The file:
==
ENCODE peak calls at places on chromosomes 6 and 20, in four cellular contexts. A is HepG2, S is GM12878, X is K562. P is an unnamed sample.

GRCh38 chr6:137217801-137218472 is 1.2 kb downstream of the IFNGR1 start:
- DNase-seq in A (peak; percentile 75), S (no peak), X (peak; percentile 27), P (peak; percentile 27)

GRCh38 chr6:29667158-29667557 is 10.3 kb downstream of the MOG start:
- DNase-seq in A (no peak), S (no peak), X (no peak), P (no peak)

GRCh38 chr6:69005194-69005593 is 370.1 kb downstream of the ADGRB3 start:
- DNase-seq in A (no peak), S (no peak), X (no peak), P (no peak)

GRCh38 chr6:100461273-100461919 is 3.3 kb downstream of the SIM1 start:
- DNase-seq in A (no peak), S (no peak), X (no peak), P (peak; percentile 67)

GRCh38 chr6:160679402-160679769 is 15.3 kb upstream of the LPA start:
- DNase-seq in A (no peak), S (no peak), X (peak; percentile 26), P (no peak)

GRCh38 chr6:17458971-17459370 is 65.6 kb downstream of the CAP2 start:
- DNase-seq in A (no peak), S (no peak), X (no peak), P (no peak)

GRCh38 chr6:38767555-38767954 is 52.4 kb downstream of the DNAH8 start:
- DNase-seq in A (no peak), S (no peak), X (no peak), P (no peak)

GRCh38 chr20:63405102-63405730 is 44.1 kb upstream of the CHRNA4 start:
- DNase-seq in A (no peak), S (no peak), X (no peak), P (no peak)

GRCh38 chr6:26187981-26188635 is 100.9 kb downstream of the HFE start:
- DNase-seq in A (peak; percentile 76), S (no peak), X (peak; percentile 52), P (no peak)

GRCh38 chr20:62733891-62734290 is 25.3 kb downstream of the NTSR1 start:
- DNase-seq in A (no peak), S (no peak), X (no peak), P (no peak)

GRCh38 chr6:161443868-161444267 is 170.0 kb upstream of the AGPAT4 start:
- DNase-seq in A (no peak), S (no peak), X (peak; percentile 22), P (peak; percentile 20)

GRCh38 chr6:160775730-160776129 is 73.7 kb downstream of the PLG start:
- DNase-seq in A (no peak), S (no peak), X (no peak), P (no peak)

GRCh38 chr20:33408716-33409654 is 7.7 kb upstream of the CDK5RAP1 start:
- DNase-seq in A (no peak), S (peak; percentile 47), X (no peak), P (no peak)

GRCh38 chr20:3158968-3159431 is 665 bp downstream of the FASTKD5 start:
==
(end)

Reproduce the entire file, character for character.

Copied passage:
ENCODE peak calls at places on chromosomes 6 and 20, in four cellular contexts. A is HepG2, S is GM12878, X is K562. P is an unnamed sample.

GRCh38 chr6:137217801-137218472 is 1.2 kb downstream of the IFNGR1 start:
- DNase-seq in A (peak; percentile 75), S (no peak), X (peak; percentile 27), P (peak; percentile 27)

GRCh38 chr6:29667158-29667557 is 10.3 kb downstream of the MOG start:
- DNase-seq in A (no peak), S (no peak), X (no peak), P (no peak)

GRCh38 chr6:69005194-69005593 is 370.1 kb downstream of the ADGRB3 start:
- DNase-seq in A (no peak), S (no peak), X (no peak), P (no peak)

GRCh38 chr6:100461273-100461919 is 3.3 kb downstream of the SIM1 start:
- DNase-seq in A (no peak), S (no peak), X (no peak), P (peak; percentile 67)

GRCh38 chr6:160679402-160679769 is 15.3 kb upstream of the LPA start:
- DNase-seq in A (no peak), S (no peak), X (peak; percentile 26), P (no peak)

GRCh38 chr6:17458971-17459370 is 65.6 kb downstream of the CAP2 start:
- DNase-seq in A (no peak), S (no peak), X (no peak), P (no peak)

GRCh38 chr6:38767555-38767954 is 52.4 kb downstream of the DNAH8 start:
- DNase-seq in A (no peak), S (no peak), X (no peak), P (no peak)

GRCh38 chr20:63405102-63405730 is 44.1 kb upstream of the CHRNA4 start:
- DNase-seq in A (no peak), S (no peak), X (no peak), P (no peak)

GRCh38 chr6:26187981-26188635 is 100.9 kb downstream of the HFE start:
- DNase-seq in A (peak; percentile 76), S (no peak), X (peak; percentile 52), P (no peak)

GRCh38 chr20:62733891-62734290 is 25.3 kb downstream of the NTSR1 start:
- DNase-seq in A (no peak), S (no peak), X (no peak), P (no peak)

GRCh38 chr6:161443868-161444267 is 170.0 kb upstream of the AGPAT4 start:
- DNase-seq in A (no peak), S (no peak), X (peak; percentile 22), P (peak; percentile 20)

GRCh38 chr6:160775730-160776129 is 73.7 kb downstream of the PLG start:
- DNase-seq in A (no peak), S (no peak), X (no peak), P (no peak)

GRCh38 chr20:33408716-33409654 is 7.7 kb upstream of the CDK5RAP1 start:
- DNase-seq in A (no peak), S (peak; percentile 47), X (no peak), P (no peak)

GRCh38 chr20:3158968-3159431 is 665 bp downstream of the FASTKD5 start: